Project 6: Action!

Github Classroom assignment

You can find the algo for this project here.


In the last project, you set up the foundation to render a static scene using a scene parser, a camera, VBOs/VAOs, and shaders.

Figure 1: Realtime Pipeline

In this project, you will extend your code to handle camera movement, finish your Phong illumination model, and apply post-processing effects to your scene using FBOs.



For this project you will be expected to add support for:

  • Point Lights w/ Attenuation
  • Spot Lights w/ Attenuation & Penumbra

Most of the heavy lifting for the Phong illumination model you have already implemented: color computation, ambient, diffuse, specular, etc. Now you need to finish adding support for the different light types and add in attenuation for the light types that support it.

Point Lights: Similar to Ray, these lights are defined by their position and follow a standard quadratic attenuation fall off given by

where is the distance between the light and the point of interest, and are coefficents defined by the material parameter function.

Figure 2: On the left: point_light_1.json. On the right: point_light_2.json

Spot Lights: Using the same mathematics as in the Ray projects, these lights follow not only the standard distance falloff, but an additional angular falloff defined by angle and falloff in the stencil light object.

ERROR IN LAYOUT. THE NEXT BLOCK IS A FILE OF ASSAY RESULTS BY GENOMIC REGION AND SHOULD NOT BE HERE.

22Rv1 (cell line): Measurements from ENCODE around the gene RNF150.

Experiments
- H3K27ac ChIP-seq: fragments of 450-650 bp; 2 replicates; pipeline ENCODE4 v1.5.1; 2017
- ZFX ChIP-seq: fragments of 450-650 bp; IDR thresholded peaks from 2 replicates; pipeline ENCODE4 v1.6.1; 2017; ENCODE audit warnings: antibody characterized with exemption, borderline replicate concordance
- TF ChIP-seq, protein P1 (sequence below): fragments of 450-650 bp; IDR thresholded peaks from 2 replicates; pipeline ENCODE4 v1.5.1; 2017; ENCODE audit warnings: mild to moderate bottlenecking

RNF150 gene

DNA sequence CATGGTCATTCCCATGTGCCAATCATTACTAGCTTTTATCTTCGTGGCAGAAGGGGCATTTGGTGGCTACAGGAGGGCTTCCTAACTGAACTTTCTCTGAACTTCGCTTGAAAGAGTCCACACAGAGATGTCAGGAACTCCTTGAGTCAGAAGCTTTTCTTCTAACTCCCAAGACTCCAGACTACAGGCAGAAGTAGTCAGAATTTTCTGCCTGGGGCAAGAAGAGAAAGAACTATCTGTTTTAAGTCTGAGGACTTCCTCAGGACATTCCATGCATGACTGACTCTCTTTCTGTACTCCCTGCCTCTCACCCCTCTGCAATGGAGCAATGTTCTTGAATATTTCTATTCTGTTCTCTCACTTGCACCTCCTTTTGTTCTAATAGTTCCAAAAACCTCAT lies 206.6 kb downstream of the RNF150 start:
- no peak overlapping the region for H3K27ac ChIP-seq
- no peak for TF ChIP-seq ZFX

Figure 3: On the left: spot_light_1.json. On the right: spot_light_2.json

Camera Movement

As the name of this project implies, this is the step where you will implement the action.

For translational movement, your input and output will be required to match the following:

  • W: Translates the camera in the direction of the look vector
  • S: Translates the camera in the opposite direction of the look vector
  • A: Translates the camera in the left direction, perpendicular to the look and up vectors
  • D: Translates the camera in the right direction, also perpendicular to the look and up vectors. This movement should be opposite to that of pressing A
  • Space: Translates the camera along the world space vector
  • Ctrl: Translates the camera along the world space vector

For this project we would like you to move at a speed of 5 world-space units per second. Use the deltaTime parameter in the timerEvent function to help achieve this.

For rotational movement, your input and output will be required to match the following:

  • Mouse X Distance Traveled: Rotates the camera about the axis defined by the world space vector
  • Mouse Y Distance Traveled: Rotates the camera about the axis defined by a vector perpendicular to the look and up vectors of the camera.
  • Mouse Left Click: ONLY apply camera rotations if the left mouse button is currently held. This is similar behavior to the brush project so feel free to look back at your old code for inspiration.

Hint: A perpendicular vector to two other vectors can be calculated by taking a cross product!